What are communities of practice?

Organizations create communities of practice (CoPs) groups to bring together experienced practitioners to gain and share knowledge or perfect processes (“establish best practices”) in a particular subject or practice area.

Over time, CoPs may also evolve based on participants’ common interest in a particular topic. Either way, members learn from each other through the process of sharing information and experiences within the “community” or group. CoPs also offer members the opportunity to build increased capacity and develop professionally.

When and why is the Trial Court developing CoPs?

Last June, the Trial Court established five communities of practice for the Clerks of Court, Clerk Magistrates, Registers, and Land Court Recorder. Each CoP selected a specific area of focus, with a goal to establish best practices in each area.

In December, the clerks met and worked in small, randomly-assigned groups to discuss and recommend three additional areas of focus that they determined would be appropriate topics for the next round of CoPs, slated for the next Clerks Conference in June. The three CoPs reported out to the Clerks on their progress in developing best practice standards for certain aspects of Clerk Office functioning. An example of their work is highlighted below. 

“Shared knowledge learned through the CoP process should lead to more consistent, high-quality practice and procedures,” says Court Administrator Harry Spence. “Communities of practice will also provide guidance and training materials for Clerks' Office employees, improve the timeliness and consistency of how we respond to the public, reduce redundancy and ‘reinvention of the wheel,’ and spark new ideas for improved customer-constituent service.”

Topics included real-time docketing, scanning and quality control and press in the courtroom.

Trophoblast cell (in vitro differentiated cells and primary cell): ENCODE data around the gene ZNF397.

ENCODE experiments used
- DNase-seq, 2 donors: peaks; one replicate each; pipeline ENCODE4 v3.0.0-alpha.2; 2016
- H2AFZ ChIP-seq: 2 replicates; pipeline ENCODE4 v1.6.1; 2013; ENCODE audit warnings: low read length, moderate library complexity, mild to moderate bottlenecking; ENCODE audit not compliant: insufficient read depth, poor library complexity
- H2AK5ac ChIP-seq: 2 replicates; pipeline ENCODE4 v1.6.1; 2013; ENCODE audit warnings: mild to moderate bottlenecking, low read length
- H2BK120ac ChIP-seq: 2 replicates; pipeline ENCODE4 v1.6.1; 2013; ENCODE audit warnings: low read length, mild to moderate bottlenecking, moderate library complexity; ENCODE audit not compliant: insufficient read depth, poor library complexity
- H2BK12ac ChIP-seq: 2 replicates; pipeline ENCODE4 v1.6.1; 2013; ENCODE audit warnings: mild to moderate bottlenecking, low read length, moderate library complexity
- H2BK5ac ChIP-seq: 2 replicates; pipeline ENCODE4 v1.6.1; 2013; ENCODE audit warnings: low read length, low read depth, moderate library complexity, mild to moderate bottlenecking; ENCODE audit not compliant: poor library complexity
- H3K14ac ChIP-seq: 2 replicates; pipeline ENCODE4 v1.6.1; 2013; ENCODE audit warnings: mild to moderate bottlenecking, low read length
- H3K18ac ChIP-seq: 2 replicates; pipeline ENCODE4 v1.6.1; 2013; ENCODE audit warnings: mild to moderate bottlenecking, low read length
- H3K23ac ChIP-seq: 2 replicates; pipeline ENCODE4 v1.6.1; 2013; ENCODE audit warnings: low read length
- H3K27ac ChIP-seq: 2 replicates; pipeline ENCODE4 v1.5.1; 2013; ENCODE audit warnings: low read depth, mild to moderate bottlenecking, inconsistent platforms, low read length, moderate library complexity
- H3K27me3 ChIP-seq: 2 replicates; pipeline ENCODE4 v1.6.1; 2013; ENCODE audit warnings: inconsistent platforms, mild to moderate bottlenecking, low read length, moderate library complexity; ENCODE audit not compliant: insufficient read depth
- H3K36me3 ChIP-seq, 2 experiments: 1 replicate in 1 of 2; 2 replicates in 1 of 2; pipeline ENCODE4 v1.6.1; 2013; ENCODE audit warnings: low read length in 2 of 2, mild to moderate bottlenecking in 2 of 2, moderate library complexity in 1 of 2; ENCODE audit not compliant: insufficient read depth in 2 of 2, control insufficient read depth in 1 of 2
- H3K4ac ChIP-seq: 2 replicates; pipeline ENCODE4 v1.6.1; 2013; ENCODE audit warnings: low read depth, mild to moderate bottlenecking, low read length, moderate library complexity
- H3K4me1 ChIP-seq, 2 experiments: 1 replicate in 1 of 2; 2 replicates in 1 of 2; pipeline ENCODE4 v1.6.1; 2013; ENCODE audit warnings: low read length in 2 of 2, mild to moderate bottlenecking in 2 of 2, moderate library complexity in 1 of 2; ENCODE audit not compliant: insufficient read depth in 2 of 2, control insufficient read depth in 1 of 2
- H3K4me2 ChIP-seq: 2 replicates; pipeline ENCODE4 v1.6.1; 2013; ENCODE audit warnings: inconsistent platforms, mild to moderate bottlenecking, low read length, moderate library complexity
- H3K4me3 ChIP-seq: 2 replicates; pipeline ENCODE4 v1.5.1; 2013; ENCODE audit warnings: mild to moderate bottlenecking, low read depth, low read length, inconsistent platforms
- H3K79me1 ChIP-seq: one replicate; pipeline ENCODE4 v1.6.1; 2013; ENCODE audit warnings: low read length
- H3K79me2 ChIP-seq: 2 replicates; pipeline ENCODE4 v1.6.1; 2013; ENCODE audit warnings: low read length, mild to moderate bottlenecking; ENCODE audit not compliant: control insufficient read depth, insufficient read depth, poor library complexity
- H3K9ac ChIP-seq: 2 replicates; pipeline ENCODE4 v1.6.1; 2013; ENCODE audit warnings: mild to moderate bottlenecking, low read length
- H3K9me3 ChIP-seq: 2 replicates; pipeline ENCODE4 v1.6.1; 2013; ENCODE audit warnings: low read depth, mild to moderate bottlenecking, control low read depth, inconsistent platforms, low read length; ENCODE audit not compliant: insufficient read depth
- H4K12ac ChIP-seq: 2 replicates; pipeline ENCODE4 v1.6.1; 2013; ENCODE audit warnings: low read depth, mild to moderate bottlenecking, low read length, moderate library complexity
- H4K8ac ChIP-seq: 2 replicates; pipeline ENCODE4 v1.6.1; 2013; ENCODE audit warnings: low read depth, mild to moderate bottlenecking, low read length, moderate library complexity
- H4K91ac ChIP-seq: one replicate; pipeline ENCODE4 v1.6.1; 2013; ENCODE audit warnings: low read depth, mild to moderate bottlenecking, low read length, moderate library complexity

Download the Trial Court Communities of Practice Update, December 2015 Agenda pdf format of Communities of Practice - Agenda for 12/15/15

Focus on innovation: Bristol County Probate and Family Court

“At the moment, Probate and Family Court registries do more than any other court department as far of docketing and scanning of records is concerned, so this was a particularly popular topic for the Registers of Probate,” says Gina DeRossi, Register of the Bristol County Probate & Family Court. Register DeRossi lead the CoP on “Real-Time Docketing and Scanning and Quality Control.” She predicts that creating a digitized system for court documents will increase transparency and transform the way the courts do business. 

Bristol County Probate and Family Court First Justice Katherine Field volunteered her courtroom and support staff to collaborate on the pilot. The courtroom also received a desktop scanner to facilitate the pilot.  A Registry staff member assigned to the courtroom by Register DeRossi began entering and scanning all case-related documents into MassCourts during the court session so that all work related to these hearings were being put on the digital record in real time. Register DeRossi estimates that this pilot courtroom now dockets and scans more than 90 percent of the paperwork within minutes of a hearing taking place. 

“The concept behind docketing and scanning in real time is to make a digital record as quickly as possible,” says Register DeRossi, explaining how before the pilot, work was often docketed and/or scanned in MassCourts days and potentially weeks after hearing. The pilot improves on that practice by getting every piece of paper related to a case docketed and scanned and available online as quickly as possible. The best practice is intended to improve case-flow management and ensure the docket is created timely and is accurate and accessible.

Small pilot, big impact. Since scanning and digitizing documents touches so many parts of the court system, the success of this small pilot could be considered an indicator of how quickly the court system can change and adapt to new technology. The CoP allows for local flexibility, offering various scanning and storing options based on a court’s available equipment, staffing, and facilities. The pilot will also help the group isolate and fix issues, enabling the best scanning technology for the Court’s needs to be adopted across the system.

Next steps…

In-courtroom scanning. Starting this month, the Bristol Register will have a dedicated person in the courtroom responsible for scanning and entering records in real-time. The courtroom will be equipped with a desktop scanner and unit linked to MassCourts. When done daily, the process will enable a record to go from a hearing to the record and back up to the stacks and filed immediately.

Once in place, the online system should dramatically decrease the volume of paper, and result in fewer requests by phone to clerks’ offices. It should also increase public access to records, and facilitate use of the new attorney online portal.

Data collection. Over the next month, the team in Bristol will collect data. By March, the goal is to introduce in-court docketing and scanning to another courtroom session in Bristol, and gradually expand after that to include as many locations as possible.